In ruling that public employees have a constitutional right not to pay fees to unions that represent their interests at the bargaining table, the Supreme Court weakened organized labor and threw labor-management relations across the country into confusion. But Wednesday’s 5-4 decision in the case of Janus vs. American Federation of State, County and Municipal Employees also dealt a serious blow to the court’s credibility.
Not only did the court overrule a 41-year-old precedent, administering what Chief Justice John G. Roberts Jr. once described as “a jolt to the legal system” without good cause, it did so by relying on a far-fetched interpretation of the 1st Amendment.
In 22 states, including California, government employees who choose not to join a union at their workplace can be required to pay so-called agency fees to defray the cost of the collective bargaining that sets the pay, hours and benefits of all covered workers, in or out of the union. In 1977, the Supreme Court upheld this practice, holding that any burden on free-speech rights was justified by the state’s interest in labor peace and preventing “free riders.”
But in the same case, Abood vs. Detroit Board of Education, the court said that fees paid by nonmembers couldn’t be used against their will for political activities not germane to collective bargaining.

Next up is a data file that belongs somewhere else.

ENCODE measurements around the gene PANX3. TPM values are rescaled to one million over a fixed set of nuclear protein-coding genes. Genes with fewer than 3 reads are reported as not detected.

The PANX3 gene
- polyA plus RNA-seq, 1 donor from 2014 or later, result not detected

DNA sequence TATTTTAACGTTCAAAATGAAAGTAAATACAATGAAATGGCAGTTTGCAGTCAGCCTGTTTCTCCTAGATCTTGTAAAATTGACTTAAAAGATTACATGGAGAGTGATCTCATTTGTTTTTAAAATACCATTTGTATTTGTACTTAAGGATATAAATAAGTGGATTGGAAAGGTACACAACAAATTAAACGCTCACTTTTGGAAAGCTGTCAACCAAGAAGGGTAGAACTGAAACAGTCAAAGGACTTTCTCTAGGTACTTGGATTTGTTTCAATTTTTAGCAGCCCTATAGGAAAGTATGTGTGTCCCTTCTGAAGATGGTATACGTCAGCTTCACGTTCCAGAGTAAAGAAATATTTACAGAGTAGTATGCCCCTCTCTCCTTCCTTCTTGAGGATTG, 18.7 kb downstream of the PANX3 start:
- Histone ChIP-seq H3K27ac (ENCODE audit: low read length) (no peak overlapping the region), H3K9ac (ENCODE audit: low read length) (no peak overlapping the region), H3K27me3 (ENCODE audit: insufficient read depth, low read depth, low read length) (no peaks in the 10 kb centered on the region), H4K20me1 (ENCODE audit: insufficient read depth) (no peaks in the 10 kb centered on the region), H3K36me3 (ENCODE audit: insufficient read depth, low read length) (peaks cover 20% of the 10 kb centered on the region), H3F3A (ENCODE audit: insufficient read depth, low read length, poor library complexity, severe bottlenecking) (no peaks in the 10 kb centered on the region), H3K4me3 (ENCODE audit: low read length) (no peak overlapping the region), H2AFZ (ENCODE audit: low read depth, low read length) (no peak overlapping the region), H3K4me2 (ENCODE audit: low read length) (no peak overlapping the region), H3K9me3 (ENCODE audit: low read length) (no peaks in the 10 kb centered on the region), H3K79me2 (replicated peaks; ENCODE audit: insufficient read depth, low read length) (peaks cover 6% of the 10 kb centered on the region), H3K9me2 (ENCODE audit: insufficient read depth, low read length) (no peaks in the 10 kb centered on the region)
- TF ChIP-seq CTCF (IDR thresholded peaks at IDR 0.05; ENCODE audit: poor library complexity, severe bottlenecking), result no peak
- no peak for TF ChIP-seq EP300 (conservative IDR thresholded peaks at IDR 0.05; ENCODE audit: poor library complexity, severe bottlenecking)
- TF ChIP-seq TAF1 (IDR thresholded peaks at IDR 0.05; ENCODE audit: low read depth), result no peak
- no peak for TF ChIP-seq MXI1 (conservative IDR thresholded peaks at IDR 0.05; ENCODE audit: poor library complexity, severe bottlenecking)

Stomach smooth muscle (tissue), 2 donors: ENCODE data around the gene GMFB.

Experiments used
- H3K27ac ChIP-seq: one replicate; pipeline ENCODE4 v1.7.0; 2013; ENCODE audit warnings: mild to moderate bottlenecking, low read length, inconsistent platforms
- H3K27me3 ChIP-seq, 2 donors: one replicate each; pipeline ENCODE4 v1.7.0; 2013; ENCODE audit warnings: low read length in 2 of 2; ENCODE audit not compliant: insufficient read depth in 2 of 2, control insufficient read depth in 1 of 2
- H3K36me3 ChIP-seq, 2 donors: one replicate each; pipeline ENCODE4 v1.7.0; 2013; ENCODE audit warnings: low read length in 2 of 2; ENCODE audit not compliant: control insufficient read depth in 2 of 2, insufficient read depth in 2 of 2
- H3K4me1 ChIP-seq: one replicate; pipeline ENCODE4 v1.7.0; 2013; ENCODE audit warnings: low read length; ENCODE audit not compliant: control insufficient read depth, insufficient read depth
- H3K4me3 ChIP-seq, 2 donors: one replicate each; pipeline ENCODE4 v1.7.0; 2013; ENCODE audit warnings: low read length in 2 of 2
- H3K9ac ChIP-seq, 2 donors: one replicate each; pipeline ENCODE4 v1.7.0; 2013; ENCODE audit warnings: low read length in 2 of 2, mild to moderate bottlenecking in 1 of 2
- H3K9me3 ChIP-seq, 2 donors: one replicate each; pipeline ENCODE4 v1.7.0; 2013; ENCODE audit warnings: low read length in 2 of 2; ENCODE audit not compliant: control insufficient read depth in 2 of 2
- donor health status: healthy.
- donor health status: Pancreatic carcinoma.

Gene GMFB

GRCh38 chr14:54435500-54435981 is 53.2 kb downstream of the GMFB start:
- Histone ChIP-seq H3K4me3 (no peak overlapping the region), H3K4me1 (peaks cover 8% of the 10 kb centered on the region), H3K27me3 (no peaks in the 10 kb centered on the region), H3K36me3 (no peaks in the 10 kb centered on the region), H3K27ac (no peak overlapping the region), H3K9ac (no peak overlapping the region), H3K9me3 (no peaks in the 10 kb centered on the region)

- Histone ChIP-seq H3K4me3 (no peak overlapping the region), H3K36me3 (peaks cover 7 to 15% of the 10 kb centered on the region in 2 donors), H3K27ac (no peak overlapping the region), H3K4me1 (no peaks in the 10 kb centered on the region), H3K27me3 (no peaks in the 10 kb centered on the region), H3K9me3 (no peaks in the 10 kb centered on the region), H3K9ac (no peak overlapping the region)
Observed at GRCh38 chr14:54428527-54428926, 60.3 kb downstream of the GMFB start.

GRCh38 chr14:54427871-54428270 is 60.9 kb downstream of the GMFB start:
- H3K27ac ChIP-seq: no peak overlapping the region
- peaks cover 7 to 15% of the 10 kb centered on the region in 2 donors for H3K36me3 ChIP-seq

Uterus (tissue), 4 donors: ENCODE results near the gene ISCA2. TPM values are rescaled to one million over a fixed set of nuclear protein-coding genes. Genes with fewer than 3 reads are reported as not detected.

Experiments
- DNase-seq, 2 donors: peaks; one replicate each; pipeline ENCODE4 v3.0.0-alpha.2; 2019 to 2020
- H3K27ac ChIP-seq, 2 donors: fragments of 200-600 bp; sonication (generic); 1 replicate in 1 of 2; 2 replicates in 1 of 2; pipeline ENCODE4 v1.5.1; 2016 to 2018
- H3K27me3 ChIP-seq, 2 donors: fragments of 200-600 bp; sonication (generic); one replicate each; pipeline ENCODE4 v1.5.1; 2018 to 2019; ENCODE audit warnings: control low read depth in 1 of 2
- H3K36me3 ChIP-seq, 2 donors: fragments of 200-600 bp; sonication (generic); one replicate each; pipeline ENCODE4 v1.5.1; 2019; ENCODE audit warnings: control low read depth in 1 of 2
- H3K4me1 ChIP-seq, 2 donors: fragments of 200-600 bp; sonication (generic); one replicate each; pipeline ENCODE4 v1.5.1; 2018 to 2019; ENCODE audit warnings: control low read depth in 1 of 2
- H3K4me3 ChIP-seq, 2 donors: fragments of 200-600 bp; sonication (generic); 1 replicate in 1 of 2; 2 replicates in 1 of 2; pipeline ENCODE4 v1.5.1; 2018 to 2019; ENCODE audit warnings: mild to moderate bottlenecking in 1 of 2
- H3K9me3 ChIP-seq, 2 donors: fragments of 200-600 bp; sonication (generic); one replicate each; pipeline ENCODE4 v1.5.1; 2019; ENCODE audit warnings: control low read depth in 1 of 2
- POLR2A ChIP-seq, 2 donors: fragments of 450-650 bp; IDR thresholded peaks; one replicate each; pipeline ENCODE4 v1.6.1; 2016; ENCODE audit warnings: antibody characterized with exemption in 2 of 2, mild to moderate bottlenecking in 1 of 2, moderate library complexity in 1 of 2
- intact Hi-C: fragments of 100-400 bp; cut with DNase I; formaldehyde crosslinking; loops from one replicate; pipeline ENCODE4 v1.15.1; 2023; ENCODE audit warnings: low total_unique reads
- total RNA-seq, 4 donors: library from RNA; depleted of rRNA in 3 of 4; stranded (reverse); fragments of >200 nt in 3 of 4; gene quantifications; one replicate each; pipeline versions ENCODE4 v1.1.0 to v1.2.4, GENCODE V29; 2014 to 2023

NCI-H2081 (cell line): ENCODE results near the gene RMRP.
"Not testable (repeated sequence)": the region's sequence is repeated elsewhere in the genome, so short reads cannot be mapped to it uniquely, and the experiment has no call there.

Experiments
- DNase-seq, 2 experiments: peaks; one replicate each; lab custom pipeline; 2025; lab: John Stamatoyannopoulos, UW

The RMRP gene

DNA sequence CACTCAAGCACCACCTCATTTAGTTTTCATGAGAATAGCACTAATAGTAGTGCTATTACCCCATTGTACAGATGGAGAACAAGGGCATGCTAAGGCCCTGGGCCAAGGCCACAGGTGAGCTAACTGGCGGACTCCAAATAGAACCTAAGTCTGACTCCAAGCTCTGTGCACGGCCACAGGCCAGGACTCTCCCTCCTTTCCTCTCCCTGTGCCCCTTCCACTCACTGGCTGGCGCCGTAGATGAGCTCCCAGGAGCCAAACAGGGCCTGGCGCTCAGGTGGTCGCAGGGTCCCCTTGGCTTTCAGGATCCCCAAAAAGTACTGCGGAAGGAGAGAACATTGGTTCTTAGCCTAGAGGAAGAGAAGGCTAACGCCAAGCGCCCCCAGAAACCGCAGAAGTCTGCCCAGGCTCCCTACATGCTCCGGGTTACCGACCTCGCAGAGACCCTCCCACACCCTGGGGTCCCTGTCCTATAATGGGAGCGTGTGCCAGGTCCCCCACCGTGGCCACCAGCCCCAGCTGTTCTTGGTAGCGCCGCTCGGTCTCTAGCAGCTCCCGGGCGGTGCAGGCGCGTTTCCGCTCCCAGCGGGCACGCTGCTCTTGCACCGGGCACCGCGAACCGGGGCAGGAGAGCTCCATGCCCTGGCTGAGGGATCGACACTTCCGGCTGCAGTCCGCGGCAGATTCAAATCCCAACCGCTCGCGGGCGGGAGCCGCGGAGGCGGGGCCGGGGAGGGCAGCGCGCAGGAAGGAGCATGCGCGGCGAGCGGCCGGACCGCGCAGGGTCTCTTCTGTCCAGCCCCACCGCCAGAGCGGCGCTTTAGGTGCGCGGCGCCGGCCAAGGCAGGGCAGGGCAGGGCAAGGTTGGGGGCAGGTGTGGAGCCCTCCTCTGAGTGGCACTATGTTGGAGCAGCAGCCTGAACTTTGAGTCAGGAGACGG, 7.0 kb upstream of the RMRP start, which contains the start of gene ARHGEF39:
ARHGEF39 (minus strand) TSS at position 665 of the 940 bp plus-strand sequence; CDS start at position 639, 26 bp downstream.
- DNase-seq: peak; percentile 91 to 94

This common-sense distinction was swept aside by the court Wednesday in a majority opinion by Justice Samuel A. Alito Jr. Central to Alito’s argument is the idea that fees assessed for collective bargaining are actually subsidizing “private speech on matters of substantial public concern” because public-employee contracts have an effect on budgets and taxation.
This is tortured logic. And even if these fees could be considered a form of speech, the court long has recognized that government entities have what Justice Elena Kagan in her dissent called “substantial latitude to regulate their employees’ speech — especially about terms of employment — in the interest of operating their workplaces effectively.”
Regardless of whether Abood was wrongly decided, it is a long-established precedent of the court. And given the disruption that can ensue when such precedents are overturned, they shouldn’t be jettisoned without a compelling reason. Alito insisted that the “poorly reasoned” decision has led to practical problems and abuse and has been undermined by more recent decisions. But Kagan persuasively countered that Abood “is deeply entrenched, in both the law and the real world.”